Outstanding items can add months and even years to an estate’s processing time. Many times, pro se parties file documents piece by piece or submit an incomplete package. A court clerk will look at the file, see that documents are missing, and forget all about it. On the other hand, if a clerk receives a complete package – she’ll check off all the boxes and send it up to the judge for approval. After a file is marked incomplete, it can be a difficult task to get it back on the clerk’s desk. One missing document can set the probate and administration process back a long time in certain counties.
Make sure the file is complete at submission with the court. Don’t submit some documents now and make plans to send others at a later time. To speed the probate process along, hire a New York estate lawyer that knows to avoid this very costly misstep.
Surrogate’s Court Backlog
With Covid-19, some New York counties are now backlogged more than ever. The processing time for a complete file in New York’s five boroughs is a minimum of three months. And this is for a straightforward estate where the file is complete, requires no hearing, and no further review. A New York probate lawyer may be able to get the file processed sooner if certain circumstances exist. It can also be helpful to check in monthly with the department to see where the file is in the process.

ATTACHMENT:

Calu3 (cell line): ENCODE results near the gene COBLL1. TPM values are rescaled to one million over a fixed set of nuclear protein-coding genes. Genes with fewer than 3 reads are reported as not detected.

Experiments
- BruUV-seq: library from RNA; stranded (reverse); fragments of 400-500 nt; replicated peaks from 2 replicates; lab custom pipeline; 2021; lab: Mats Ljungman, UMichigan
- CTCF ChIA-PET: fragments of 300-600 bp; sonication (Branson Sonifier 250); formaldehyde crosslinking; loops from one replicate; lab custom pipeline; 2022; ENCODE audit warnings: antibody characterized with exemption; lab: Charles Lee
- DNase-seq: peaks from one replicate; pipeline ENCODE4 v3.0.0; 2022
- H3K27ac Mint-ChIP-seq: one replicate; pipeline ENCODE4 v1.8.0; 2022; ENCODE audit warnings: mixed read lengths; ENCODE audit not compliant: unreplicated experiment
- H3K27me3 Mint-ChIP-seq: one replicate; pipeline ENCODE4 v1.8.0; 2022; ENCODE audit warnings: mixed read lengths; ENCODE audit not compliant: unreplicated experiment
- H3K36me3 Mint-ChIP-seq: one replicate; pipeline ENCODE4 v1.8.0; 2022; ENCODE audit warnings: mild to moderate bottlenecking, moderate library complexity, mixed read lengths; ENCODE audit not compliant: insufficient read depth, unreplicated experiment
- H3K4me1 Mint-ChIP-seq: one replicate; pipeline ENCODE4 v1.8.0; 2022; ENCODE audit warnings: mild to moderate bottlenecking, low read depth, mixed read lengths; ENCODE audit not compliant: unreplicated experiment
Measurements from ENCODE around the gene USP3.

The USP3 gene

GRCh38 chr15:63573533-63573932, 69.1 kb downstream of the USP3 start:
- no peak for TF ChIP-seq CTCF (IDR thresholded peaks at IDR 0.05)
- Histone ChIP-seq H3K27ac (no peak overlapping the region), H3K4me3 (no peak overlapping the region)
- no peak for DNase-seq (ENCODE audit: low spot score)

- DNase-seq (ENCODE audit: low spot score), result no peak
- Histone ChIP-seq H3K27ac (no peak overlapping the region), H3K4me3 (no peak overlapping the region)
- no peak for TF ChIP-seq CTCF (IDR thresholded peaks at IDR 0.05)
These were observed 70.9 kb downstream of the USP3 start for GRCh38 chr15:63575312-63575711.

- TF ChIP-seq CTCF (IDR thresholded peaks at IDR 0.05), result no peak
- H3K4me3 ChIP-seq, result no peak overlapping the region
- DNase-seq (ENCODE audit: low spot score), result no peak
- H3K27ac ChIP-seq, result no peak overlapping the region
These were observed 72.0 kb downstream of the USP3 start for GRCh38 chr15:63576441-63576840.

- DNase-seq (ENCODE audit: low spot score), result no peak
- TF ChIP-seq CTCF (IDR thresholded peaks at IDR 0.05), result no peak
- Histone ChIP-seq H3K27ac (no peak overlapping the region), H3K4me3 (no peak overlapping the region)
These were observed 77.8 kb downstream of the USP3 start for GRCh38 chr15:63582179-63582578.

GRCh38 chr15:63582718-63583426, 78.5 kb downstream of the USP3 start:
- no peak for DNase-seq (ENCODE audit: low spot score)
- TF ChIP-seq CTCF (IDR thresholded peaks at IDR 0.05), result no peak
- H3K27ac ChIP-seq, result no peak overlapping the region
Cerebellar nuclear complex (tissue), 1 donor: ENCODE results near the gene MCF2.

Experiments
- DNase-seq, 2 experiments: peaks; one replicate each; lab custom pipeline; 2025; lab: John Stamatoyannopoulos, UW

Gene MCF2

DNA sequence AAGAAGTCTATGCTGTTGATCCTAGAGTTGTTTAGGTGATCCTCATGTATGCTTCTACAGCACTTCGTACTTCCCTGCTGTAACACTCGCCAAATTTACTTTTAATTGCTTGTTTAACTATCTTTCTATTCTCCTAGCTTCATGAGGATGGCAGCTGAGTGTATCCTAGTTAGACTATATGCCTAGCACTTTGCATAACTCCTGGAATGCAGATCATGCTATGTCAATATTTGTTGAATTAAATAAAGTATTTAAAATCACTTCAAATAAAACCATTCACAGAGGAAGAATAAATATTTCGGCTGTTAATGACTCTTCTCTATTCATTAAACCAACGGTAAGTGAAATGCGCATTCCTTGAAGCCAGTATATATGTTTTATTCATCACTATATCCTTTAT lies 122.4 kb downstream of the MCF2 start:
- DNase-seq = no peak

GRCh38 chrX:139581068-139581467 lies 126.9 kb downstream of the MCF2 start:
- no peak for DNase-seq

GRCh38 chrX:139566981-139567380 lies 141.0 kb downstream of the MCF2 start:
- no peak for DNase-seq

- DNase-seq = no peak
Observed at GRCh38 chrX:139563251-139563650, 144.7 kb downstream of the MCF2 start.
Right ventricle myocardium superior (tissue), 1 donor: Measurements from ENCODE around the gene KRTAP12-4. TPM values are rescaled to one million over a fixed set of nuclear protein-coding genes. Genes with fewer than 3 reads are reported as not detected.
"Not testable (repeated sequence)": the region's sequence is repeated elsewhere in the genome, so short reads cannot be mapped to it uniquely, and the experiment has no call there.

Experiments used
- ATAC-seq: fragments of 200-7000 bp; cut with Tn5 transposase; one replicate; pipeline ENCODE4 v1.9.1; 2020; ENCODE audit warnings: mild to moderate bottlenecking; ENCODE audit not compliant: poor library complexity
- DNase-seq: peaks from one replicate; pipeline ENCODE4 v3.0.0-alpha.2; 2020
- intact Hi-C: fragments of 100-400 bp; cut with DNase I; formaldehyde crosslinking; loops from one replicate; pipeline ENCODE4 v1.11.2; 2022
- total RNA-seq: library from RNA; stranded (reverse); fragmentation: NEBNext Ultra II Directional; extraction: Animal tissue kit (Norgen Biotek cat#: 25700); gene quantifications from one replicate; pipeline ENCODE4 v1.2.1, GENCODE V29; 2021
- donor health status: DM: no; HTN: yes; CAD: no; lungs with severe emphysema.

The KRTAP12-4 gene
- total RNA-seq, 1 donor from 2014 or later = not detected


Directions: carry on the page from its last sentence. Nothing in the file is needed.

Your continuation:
How Old is the Will?
Another factor that can delay probate is an old will. Wills that were signed more than ten years ago are usually missing a very important page titled Affidavit of the Attesting Witnesses. Without this document, you have to find the witnesses to the will and ask them to sign an affidavit saying that they saw the decedent sign the instrument, declare it to be her will, among other things. Because of the long time lapse, a lot of the time one or all of the will witnesses are deceased. Deceased witnesses creates another dilemma and barrier to the will probate.
Contact a Probate Lawyer
Navigating New York Surrogate’s Court is no walk in the park. A huge part of the battle is hiring an experienced NY estate lawyer to get it done right and quickly. Contact us at 646-736-6328 to set up your initial consultation – we know what we’re doing.